Backyard Habitats and APANO join forces to restore habitat
By Gaylen Beatty, August 31 2016
In 2015, I had the opportunity to serve on Metro’s Nature in Neighborhoods conservation education grant review committee. The grants provide millions of dollars in direct community investments to benefit locally significant projects. Money for the program comes from the 2006 natural areas bond measure and the 2013 parks and natural areas levy.
While serving on the committee, I read a proposal by the Asian Pacific American Network of Oregon (APANO), a statewide non-profit social justice organization that had been developing a strategy around building leadership within the Asian Pacific Island (API) community. One of the initiatives was its ALLY program, a youth-led arm focused on identifying and organizing around issues important to young people and communities of color. They had a strong interest in connecting with nature and working on local environmental justice issues that impact their own communities.
Many API immigrant families have seen or experienced high levels of pollution in their home countries or felt the effects of climate change in terms of exacerbating natural disasters. Now with many API families settling in the Portland region, they often live in neighborhoods with incomplete streets, that lack parks and natural spaces, and that expose them to high levels of air toxins and other pollutants.
After serving on the committee, I reflected on my work at the time as manager of the Backyard Habitat Certification Program, a partnership between Columbia Land Trust and the Audubon Society of Portland. I had also been a member and volunteer of APANO for a few years. Upon reading about its environmental justice priority, I wondered if the work of Backyard could be of service in creating a more equitable environmental movement in the region.
Through my volunteer work with APANO, I had been building relationships with its staff and learning about the organization. Though environmental literacy and urban habitat patches might seem small compared to larger and more significant priorities for the API community, I continued to believe that building environmental literacy amongst our communities and sense of place are critical if we are to conserve and restore wildlife habitat throughout our region.
At the time, I knew of and loved the Center for Diversity & the Environment’s vision for “a healthy, flourishing planet and society that sustainably and equitably meets the needs of all through an environmental movement that is diverse, inclusive, successful, vibrant, and relevant, taking into account the needs, perspectives, and voices of all.” I also knew that I was in the right place to have meaningful conversations and collaborations on these issues when one APANO member started a meeting by saying, “This is not a conversation where white people are going to tell us what to do.”
When I proposed a meeting and partnership, I entered those conversations as authentically and honestly as I could, through recognizing how my own privilege had contributed to ways that communities of color had historically been excluded from meaningful and thoughtful participation and leadership in conservation. It is a form white privilege, a quiet but real racism, of which I was only beginning to become aware. That opened the door to a conversation.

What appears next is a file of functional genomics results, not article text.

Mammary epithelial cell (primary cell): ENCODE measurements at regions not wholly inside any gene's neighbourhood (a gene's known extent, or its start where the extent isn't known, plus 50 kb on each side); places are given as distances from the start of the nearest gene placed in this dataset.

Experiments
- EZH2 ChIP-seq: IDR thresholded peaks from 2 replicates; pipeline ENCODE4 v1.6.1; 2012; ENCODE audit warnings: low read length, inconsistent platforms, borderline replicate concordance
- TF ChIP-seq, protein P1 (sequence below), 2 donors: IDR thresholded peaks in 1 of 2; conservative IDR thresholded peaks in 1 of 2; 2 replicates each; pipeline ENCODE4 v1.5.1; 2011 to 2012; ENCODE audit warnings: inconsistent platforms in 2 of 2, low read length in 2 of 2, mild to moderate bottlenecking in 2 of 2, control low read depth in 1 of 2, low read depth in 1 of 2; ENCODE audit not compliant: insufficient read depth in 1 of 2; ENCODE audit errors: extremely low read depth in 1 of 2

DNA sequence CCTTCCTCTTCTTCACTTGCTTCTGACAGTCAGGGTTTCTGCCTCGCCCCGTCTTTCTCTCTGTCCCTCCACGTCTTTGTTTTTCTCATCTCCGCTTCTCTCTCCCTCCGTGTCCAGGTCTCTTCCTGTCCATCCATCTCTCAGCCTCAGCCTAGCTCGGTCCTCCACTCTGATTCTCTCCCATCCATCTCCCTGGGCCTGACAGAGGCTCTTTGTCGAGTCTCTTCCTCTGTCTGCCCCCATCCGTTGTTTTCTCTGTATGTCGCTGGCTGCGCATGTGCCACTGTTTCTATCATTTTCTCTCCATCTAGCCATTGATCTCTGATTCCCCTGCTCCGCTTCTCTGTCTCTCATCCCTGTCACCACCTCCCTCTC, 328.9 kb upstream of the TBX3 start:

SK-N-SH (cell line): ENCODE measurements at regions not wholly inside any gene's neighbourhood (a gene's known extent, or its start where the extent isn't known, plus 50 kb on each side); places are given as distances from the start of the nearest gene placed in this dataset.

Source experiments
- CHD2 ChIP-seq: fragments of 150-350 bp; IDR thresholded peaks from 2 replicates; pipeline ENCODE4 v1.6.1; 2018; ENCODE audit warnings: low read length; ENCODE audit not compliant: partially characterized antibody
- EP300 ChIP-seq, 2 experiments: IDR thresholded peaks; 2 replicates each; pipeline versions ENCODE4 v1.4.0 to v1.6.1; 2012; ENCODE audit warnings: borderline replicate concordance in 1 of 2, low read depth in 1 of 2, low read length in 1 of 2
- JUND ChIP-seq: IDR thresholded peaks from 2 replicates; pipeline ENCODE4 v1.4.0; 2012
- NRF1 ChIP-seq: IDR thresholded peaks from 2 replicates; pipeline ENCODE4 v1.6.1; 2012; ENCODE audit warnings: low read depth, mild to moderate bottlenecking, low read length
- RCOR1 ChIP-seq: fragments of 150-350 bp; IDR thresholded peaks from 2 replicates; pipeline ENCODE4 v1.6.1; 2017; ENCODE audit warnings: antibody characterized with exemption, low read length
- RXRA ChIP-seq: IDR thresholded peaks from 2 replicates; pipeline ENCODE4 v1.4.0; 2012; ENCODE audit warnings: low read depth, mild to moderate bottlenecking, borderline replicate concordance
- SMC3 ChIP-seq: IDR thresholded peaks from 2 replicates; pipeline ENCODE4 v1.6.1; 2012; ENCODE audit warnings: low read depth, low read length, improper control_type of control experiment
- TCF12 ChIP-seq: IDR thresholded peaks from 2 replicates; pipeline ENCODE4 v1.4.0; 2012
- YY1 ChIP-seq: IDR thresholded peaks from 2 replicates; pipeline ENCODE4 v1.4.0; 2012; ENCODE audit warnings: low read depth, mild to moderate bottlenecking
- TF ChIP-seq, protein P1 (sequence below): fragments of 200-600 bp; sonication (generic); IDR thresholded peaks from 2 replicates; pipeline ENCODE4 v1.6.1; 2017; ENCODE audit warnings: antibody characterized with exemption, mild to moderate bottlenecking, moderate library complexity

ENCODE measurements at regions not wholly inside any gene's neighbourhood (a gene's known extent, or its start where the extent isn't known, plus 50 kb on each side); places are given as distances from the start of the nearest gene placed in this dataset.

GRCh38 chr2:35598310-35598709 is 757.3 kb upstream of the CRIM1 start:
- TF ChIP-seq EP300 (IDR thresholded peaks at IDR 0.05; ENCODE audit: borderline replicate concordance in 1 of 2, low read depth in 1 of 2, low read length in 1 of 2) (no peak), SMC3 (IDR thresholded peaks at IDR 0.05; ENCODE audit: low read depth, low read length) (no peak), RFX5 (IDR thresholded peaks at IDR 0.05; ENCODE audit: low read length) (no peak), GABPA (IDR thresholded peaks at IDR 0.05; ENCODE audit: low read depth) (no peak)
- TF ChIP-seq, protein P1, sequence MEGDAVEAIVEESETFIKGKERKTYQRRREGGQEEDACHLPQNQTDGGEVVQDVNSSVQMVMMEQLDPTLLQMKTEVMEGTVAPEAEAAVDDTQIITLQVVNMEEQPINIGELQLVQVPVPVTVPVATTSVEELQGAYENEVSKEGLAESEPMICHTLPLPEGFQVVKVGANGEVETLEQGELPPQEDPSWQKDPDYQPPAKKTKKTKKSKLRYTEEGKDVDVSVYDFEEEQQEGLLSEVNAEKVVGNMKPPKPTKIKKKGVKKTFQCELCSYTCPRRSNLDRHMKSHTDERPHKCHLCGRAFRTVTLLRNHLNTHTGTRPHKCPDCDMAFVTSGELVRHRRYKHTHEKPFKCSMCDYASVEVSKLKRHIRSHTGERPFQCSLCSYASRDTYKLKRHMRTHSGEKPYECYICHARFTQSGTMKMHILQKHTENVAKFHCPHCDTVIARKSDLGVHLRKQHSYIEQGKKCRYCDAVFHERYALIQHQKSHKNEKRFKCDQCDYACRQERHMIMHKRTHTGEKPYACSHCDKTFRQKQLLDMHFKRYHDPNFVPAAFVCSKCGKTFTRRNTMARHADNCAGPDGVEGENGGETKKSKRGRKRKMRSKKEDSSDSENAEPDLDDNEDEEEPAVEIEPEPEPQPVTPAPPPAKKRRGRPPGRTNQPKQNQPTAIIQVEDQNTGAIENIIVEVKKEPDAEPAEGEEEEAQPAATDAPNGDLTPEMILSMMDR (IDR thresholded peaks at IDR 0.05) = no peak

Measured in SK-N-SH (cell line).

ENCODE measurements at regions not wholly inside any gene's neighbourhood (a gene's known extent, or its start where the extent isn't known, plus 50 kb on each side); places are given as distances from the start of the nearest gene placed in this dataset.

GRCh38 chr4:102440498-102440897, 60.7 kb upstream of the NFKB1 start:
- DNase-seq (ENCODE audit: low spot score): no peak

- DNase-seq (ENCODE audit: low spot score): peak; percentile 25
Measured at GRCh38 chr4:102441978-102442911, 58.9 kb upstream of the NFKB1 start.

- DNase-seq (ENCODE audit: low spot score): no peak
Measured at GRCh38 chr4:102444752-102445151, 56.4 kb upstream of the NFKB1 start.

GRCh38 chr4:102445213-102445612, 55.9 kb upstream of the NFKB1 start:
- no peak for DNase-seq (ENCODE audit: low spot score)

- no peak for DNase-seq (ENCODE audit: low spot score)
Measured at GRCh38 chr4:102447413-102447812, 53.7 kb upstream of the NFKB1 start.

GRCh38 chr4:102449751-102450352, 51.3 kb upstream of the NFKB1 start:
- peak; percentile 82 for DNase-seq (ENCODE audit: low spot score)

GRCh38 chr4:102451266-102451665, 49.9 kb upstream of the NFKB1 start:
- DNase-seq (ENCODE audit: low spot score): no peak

Ultimately, after 8 months of conversations and planning, we ended up co-creating a proposal with the API community and residents of the Jade District along Southeast 82nd Avenue. The culmination of the partnership would result in two habitat gardens, one at Harrison Park Community Garden at Harrison Park School and another behind the Jade APANO Multicultural Space (JAMS).
APANO staff worked with Backyard to craft messages around conservation addressing their communities' concerns and priorities. This started with a Saturday workshop in late winter 2016 that included Jade District and APANO members listing off characteristics they would need in a healthy community. The list included food security (pollinator habitat), clean air and water (trees, stormwater management) and climate change. The community then helped design the habitat gardens based on landscape design recommendations provided by Backyard Habitat staff. The culmination of the project was in spring 2016, when community members who designed the gardens at JAMS and Harrison Park School helped with the installations.
I share this story as one of many examples of how to start to engage in this work. These collaborations are tools to support an environmental movement that is equitable, diverse and inclusive. There are many existing or emerging partnerships between conservation and community-based organizations. These partnerships include Explorando el Columbia Slough with the Columbia Slough Watershed Council, West Multnomah Soil & Water Conservation District and Verde, and the partnership between Momentum Alliance and the Northwest Youth Corps.
The Coalition for Communities of Color has identified that the environmental movement must lead with racial and economic equity, prevent harm, provide benefit, and ensure inclusive and accountable decision making. These aren’t necessarily priorities with conservation organizations, but I do believe that by leaning into the work, thinking differently and not starting with your own agenda, there is a path toward justice for all and toward collaborations that will create transformational impacts.
Resources to help build your knowledge:
Acknowledgements: The Backyard Habitat Certification Program’s collaboration with the Asian Pacific American Network of Oregon would not have been possible without the leadership and support of the following people: Duncan Hwang, J.D., Associate Director, APANO; Melissa Magana, Operations Manager, APANO; Khanh Pham, Manager of Programs & Strategy, APANO; Nikkie West, Manager of Backyard Habitat Program, Audubon Society of Portland